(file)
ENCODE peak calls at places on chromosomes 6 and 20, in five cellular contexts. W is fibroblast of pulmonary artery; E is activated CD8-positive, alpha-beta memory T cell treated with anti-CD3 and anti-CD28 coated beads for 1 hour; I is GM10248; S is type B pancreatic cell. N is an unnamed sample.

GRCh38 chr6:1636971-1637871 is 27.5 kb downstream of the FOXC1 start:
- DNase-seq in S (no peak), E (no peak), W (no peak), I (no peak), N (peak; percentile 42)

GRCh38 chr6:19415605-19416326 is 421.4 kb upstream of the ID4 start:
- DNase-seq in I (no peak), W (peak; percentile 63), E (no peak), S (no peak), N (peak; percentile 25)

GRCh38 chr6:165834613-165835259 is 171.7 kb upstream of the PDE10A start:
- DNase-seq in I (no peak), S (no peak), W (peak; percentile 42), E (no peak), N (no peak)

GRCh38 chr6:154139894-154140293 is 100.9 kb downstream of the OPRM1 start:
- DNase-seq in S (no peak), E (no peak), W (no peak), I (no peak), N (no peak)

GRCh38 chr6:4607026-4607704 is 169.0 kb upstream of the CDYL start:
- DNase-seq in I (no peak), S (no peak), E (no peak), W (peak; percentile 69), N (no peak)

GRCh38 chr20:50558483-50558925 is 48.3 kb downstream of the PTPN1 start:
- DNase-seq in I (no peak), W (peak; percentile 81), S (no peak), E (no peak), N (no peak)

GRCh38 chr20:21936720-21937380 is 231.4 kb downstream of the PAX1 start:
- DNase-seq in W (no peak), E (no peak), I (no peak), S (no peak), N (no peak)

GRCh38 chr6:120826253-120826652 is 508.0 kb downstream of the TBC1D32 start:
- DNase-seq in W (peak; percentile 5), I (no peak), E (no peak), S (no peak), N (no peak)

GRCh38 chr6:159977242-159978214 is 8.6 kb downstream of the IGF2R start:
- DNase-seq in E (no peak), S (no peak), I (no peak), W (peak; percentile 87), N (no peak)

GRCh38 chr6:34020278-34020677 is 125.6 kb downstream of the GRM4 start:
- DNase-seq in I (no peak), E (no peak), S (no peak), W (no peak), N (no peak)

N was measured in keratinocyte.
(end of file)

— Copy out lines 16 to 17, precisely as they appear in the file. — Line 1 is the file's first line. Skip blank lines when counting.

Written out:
GRCh38 chr6:120826253-120826652 is 508.0 kb downstream of the TBC1D32 start:
- DNase-seq in W (peak; percentile 5), I (no peak), E (no peak), S (no peak), N (no peak)